The lawsuit alleges Daniel Snyder intimidated witnesses as part of the NFL’s investigation into team work culture.

“Snyder and the team sent private investigators to witnesses’ homes and intimidated them, engaged in abusive lawsuits to prevent witnesses from participating, and offered extra money to former employees who had already settled claims. against Snyder.”

“Witnesses reported that the PIs frightened and discouraged them from participating in the Wilkinson investigation or speaking out publicly against Snyder, and they were afraid that Snyder would find other ways to harm or harm them. intimidate them.”

“A private investigator waited outside a witness’s house for hours, showed up for several days, and also harassed his neighbors. When the witness finally spoke with the private investigator, he told him that the team l “had sent to speak to him. This witness then said that he was afraid. for his own safety and that of his children. Another witness said that she was certain that the PIs had been sent by Snyder because they were posing pointed questions about a former executive whom Snyder had tried to blame for the misconduct.

The lawsuit alleges that Daniel Snyder offered financial payments to prevent witnesses from participating in Wilkinson’s investigation into the team’s work culture.

“Snyder attempted to pay the witness who alleged that Snyder assaulted her in 2009 a substantial additional sum, beyond the amount paid in the original settlement, to prevent him from discussing the incident with Wilkinson. , Snyder offered financial settlements to another group of former employees who had accused Snyder and team leaders of harassment and misconduct Snyder offered money to at least one employee in exchange for his silence in the investigation. Another said: ‘It was like they wanted to bury it and shut us up.'”

The lawsuit alleges the NFL and Commissioner Roger Goodell knew about but downplayed the impact of Daniel Snyder’s interference in the investigation.

“The NFL was aware of Snyder’s attempted interference with the investigation, but allowed it to proceed and downplayed its significance. companies’, while publicly guaranteeing that he did not interfere with Wilkinson’s work.”

“Even armed with knowledge of Snyder’s efforts to intimidate witnesses and attempt to obstruct the Wilkinson investigation, the NFL did nothing to stop them. On the contrary, the NFL allowed Snyder to maintain complete control over investigation for weeks, then entered into the Agreement with the team for continued access, including access to information that would allow it to target additional witnesses.”

The lawsuit alleges that when Roger Goodell said the league did not know details of the investigation while it was ongoing, he was not telling the truth.

“The NFL received its first briefing from the Wilkinson team before resuming the investigation, in late August 2020. Throughout the investigation, the Wilkinson Company has regularly briefed the NFL General Counsel’s Office on its Although it was read, the NFL feigned ignorance. In February 2021, at a press conference, Goodell said that Wilkinson was “almost done” with her job, but that he would not ‘had not yet met. He pledged that once he received the results of his investigation, he would share them with the team ‘and others.’ By the end of February 2021, the NFL already had detailed and important information about the team’s toxic culture, widespread sexual harassment, and Snyder’s role in it all.”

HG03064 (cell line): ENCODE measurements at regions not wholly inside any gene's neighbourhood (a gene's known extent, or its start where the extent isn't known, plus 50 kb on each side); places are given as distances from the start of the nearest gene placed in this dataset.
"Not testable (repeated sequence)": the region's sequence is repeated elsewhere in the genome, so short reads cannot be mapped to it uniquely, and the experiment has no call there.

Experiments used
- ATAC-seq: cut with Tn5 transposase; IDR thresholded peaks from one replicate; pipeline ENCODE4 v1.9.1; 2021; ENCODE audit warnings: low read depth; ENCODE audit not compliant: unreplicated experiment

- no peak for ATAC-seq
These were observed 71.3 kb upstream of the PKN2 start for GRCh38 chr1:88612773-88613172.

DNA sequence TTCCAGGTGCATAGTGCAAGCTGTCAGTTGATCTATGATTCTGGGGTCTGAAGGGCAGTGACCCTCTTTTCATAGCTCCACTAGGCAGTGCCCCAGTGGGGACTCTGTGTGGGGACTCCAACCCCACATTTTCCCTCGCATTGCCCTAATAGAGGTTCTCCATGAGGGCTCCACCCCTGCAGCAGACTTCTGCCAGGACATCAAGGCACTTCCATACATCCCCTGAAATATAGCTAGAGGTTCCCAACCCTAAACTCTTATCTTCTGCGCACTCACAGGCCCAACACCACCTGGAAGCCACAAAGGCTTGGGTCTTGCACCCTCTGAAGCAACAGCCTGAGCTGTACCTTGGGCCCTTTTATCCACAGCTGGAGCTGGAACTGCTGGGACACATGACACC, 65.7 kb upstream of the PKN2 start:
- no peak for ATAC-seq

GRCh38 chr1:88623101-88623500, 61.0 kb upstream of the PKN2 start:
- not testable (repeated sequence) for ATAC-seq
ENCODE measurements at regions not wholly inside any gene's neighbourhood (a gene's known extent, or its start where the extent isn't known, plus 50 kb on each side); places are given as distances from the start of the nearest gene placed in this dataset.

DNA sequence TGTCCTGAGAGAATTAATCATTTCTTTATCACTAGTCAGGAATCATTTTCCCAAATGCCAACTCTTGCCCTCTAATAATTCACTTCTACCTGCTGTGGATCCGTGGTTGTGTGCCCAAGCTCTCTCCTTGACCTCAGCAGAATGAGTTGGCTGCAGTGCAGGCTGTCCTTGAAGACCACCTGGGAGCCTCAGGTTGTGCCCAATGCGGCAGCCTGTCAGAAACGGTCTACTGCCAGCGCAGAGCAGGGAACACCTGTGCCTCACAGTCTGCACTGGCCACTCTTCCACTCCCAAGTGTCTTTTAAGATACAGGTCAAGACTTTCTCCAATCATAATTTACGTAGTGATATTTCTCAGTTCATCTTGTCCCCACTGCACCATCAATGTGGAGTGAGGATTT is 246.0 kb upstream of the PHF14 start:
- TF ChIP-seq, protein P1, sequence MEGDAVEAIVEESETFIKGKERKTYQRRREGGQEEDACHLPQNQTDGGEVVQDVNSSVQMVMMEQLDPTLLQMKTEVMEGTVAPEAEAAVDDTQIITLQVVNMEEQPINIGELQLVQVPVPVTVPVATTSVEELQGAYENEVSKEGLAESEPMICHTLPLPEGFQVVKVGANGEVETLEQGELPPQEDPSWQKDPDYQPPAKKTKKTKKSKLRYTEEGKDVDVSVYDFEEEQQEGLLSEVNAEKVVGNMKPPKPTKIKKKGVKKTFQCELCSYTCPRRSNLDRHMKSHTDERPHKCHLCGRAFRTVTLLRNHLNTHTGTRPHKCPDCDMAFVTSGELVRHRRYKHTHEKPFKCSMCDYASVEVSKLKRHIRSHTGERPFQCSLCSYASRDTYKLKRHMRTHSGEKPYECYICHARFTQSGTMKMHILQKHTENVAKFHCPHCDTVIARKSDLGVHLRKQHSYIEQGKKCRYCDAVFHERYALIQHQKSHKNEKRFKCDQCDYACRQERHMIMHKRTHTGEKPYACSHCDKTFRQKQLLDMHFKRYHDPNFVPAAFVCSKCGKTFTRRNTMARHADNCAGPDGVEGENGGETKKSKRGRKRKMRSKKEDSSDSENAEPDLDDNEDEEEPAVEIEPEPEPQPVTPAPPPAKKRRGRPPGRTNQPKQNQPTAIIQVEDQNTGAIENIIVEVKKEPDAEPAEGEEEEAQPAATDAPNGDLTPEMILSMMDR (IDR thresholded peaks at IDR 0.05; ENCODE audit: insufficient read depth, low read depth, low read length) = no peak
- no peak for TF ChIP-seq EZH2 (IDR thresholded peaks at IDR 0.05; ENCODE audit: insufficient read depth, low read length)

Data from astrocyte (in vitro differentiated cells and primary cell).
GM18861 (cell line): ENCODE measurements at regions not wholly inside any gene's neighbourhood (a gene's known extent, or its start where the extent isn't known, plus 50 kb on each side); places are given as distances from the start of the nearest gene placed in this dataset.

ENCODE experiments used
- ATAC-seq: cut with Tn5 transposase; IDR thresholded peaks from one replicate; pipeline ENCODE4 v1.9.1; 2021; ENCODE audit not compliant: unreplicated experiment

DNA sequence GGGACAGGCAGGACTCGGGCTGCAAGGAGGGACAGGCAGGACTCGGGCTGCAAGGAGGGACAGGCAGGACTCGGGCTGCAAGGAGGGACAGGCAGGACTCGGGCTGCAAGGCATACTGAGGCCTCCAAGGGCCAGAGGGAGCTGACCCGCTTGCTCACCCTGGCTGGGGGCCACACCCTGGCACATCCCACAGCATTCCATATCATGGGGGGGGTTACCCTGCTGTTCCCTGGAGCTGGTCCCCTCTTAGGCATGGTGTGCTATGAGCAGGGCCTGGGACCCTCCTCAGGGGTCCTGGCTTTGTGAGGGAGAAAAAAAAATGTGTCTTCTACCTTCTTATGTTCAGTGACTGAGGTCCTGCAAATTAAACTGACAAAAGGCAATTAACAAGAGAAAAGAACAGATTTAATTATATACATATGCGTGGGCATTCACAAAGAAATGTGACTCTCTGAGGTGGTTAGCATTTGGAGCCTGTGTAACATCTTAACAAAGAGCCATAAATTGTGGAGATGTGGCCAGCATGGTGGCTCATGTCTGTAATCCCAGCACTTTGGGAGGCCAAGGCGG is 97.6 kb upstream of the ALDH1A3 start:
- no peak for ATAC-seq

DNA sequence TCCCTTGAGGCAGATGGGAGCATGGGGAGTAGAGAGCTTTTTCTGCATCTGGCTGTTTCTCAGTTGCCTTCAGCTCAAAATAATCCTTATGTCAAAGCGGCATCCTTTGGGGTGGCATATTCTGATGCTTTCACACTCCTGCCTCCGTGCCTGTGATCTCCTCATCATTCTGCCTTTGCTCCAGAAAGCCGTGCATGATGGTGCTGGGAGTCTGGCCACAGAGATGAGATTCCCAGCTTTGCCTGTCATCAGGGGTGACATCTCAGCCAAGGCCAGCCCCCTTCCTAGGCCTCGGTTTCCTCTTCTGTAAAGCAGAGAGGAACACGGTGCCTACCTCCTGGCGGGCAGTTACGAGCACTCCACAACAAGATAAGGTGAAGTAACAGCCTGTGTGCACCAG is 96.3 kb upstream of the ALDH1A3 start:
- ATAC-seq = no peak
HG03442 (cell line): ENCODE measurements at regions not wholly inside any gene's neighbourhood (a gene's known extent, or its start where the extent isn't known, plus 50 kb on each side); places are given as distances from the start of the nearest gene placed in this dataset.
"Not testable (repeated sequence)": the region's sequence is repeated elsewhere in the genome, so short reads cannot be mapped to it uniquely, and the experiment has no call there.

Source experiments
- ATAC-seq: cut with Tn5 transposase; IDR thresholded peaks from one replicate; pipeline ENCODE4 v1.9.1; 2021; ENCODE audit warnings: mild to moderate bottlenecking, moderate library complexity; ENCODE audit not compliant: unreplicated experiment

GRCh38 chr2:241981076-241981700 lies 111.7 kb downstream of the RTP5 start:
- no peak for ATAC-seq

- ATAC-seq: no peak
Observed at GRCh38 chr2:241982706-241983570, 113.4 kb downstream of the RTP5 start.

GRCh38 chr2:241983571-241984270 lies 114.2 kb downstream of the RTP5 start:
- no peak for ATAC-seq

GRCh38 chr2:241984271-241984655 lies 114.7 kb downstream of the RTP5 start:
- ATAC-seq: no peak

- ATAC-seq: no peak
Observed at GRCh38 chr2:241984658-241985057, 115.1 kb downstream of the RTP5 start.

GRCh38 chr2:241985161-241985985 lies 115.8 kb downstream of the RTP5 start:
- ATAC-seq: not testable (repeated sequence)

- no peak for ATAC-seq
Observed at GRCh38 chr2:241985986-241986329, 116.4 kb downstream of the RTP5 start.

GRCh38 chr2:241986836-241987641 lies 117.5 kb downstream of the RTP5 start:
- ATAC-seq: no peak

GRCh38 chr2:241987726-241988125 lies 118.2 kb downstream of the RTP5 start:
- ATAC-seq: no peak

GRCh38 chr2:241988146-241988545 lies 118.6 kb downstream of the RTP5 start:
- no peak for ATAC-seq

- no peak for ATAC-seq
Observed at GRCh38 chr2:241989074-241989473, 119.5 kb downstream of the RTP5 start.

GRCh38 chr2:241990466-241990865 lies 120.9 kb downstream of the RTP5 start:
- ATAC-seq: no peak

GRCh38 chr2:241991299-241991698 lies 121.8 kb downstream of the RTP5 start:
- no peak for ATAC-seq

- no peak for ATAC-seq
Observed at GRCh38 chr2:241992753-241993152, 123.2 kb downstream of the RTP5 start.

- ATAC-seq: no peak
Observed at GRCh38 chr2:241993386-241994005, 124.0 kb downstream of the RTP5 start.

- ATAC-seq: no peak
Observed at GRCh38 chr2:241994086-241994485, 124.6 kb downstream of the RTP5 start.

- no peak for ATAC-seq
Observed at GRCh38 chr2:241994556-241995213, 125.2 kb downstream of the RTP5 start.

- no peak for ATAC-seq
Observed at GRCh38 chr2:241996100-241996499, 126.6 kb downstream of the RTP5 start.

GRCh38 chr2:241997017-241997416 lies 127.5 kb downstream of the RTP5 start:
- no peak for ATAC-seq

The lawsuit says the NFL allowed Daniel Snyder to obtain 100% ownership of the team before the Wilkinson investigation was completed.

“With this background, and after the NFL pledged to ‘take any action based on the findings’ at the conclusion of the Wilkinson investigation, the League demonstrated that it had no intention of holding Snyder liable. Instead, just weeks after Goodell received his first of two oral briefings from Wilkinson, the NFL chose to make an exception to its rules regarding the amount of debt a team owner can have to allow Snyder to buy out three minority owners, giving him even more power and control around the League, rather than waiting for the outcome of the Wilkinson inquiry to ensure Snyder was fit to continue owning the team. , the NFL allowed Snyder and his family to consolidate 100% ownership of the team.When the investigation concluded, the defendants worked together to keep consumers in the dark, under the guise of their OK. “

These allegations are just that — allegations. But Racine expressed his desire to share evidence with the public when he spoke on Thursday.

“This trial will continue, there will be accountability until it is settled,” Racine said. “And if it’s settled, we’ll tell you everything we find.”

Naturally, both the NFL and the commanders released statements in response to the lawsuit.

“We agree with A.G. Racine on one thing: the public needs to know the truth,” said the statement from attorneys John Brownlee and Stuart Nash’s commanding officers. “Although the lawsuit repeats many innuendos, half-truths and lies, we welcome this opportunity to defend the organization – for the first time – in court and to establish, once and for all, what which is fact and what is fiction.”

The NFL statement defended the investigative process while calling the allegations “baseless.”

“We reject the legally unfounded and factually baseless allegations made today by the D.C. Attorney General against the NFL and Commissioner Goodell and we will vigorously defend ourselves against these allegations,” the NFL statement read.

It will be difficult to predict how the process will unfold. Still, Racine’s behavior on Thursday indicated he’s not taking the matter lightly, and he hopes to at least publicize the details the NFL apparently sought to suppress after the 10-month investigation. The NFL and commanders thought this case was largely over, but Thursday’s lawsuit indicates there’s a long way to go before it all goes away.